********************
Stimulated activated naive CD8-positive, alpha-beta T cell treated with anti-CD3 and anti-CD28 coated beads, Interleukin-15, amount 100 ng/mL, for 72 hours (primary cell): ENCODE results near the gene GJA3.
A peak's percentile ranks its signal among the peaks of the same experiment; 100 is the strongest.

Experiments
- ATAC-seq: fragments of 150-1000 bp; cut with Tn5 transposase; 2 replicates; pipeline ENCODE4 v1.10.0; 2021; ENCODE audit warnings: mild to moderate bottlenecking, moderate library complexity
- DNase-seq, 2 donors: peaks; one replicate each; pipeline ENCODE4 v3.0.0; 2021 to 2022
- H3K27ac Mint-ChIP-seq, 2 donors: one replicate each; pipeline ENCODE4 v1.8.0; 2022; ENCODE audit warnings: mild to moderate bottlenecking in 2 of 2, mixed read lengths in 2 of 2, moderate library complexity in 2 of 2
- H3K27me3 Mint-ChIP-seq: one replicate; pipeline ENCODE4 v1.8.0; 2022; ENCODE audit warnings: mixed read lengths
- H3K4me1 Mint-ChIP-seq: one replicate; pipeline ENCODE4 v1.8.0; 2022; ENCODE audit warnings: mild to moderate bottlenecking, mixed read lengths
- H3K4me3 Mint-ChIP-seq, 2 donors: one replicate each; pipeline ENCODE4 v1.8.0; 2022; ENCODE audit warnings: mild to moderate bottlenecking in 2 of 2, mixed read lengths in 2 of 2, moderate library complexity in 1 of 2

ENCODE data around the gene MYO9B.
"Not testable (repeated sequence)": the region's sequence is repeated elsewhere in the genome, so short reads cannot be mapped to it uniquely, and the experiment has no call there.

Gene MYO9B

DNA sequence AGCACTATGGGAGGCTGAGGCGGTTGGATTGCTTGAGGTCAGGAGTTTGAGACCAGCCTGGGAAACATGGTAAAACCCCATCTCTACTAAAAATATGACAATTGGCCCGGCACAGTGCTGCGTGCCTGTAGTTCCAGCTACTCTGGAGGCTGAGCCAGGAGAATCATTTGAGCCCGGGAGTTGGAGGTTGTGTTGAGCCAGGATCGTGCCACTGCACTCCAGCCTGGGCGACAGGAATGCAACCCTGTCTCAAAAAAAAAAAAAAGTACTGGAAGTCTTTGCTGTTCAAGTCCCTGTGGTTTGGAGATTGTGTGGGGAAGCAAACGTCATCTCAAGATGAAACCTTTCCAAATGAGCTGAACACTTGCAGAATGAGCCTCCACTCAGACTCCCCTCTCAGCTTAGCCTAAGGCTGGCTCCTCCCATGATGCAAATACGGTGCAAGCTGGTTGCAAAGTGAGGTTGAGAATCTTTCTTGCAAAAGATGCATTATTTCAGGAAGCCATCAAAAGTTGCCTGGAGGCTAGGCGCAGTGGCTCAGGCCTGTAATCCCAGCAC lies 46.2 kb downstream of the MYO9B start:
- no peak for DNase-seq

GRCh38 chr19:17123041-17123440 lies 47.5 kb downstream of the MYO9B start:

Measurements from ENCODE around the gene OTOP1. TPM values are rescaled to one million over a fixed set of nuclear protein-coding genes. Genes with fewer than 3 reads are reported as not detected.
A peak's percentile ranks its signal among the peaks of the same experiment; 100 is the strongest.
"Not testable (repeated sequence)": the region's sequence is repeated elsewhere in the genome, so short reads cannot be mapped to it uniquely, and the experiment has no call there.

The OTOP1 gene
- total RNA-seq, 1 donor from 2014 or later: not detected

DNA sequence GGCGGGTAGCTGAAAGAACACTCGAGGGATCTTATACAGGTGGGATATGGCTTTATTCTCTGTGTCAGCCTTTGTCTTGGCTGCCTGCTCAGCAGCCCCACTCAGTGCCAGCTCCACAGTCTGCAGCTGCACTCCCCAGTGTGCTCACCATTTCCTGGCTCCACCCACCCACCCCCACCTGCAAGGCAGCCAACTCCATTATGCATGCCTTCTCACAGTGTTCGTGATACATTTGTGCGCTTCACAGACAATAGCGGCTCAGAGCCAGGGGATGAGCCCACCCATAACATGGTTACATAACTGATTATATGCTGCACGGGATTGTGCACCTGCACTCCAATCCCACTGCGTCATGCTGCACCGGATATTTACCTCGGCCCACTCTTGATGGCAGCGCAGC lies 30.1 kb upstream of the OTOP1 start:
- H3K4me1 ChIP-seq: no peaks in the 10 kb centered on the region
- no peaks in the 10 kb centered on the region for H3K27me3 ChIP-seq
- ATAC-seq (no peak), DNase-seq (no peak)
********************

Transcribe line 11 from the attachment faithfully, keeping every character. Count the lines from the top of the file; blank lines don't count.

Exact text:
"Not testable (repeated sequence)": the region's sequence is repeated elsewhere in the genome, so short reads cannot be mapped to it uniquely, and the experiment has no call there.